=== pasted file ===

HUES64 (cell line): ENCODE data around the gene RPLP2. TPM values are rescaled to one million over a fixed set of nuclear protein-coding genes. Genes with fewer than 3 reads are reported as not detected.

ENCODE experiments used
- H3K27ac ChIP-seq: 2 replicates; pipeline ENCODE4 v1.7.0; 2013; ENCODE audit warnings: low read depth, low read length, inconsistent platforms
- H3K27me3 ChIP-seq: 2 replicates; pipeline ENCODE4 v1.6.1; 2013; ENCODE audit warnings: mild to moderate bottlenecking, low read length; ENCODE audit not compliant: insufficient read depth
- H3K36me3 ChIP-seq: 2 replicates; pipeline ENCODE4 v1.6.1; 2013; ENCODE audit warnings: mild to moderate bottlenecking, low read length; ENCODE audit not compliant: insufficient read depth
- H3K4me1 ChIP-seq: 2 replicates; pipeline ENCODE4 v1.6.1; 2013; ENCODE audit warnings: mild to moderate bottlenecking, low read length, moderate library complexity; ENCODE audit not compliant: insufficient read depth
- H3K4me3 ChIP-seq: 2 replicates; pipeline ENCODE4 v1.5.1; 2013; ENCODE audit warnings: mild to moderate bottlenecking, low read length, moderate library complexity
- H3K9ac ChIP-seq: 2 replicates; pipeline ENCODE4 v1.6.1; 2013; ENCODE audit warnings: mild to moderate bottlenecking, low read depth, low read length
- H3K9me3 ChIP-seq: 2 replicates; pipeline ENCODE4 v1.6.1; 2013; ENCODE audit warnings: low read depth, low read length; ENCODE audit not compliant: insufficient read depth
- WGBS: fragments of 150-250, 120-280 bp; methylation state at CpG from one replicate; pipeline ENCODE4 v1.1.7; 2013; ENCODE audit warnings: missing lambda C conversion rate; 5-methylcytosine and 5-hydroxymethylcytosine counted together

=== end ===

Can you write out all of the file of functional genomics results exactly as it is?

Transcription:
HUES64 (cell line): ENCODE data around the gene RPLP2. TPM values are rescaled to one million over a fixed set of nuclear protein-coding genes. Genes with fewer than 3 reads are reported as not detected.

ENCODE experiments used
- H3K27ac ChIP-seq: 2 replicates; pipeline ENCODE4 v1.7.0; 2013; ENCODE audit warnings: low read depth, low read length, inconsistent platforms
- H3K27me3 ChIP-seq: 2 replicates; pipeline ENCODE4 v1.6.1; 2013; ENCODE audit warnings: mild to moderate bottlenecking, low read length; ENCODE audit not compliant: insufficient read depth
- H3K36me3 ChIP-seq: 2 replicates; pipeline ENCODE4 v1.6.1; 2013; ENCODE audit warnings: mild to moderate bottlenecking, low read length; ENCODE audit not compliant: insufficient read depth
- H3K4me1 ChIP-seq: 2 replicates; pipeline ENCODE4 v1.6.1; 2013; ENCODE audit warnings: mild to moderate bottlenecking, low read length, moderate library complexity; ENCODE audit not compliant: insufficient read depth
- H3K4me3 ChIP-seq: 2 replicates; pipeline ENCODE4 v1.5.1; 2013; ENCODE audit warnings: mild to moderate bottlenecking, low read length, moderate library complexity
- H3K9ac ChIP-seq: 2 replicates; pipeline ENCODE4 v1.6.1; 2013; ENCODE audit warnings: mild to moderate bottlenecking, low read depth, low read length
- H3K9me3 ChIP-seq: 2 replicates; pipeline ENCODE4 v1.6.1; 2013; ENCODE audit warnings: low read depth, low read length; ENCODE audit not compliant: insufficient read depth
- WGBS: fragments of 150-250, 120-280 bp; methylation state at CpG from one replicate; pipeline ENCODE4 v1.1.7; 2013; ENCODE audit warnings: missing lambda C conversion rate; 5-methylcytosine and 5-hydroxymethylcytosine counted together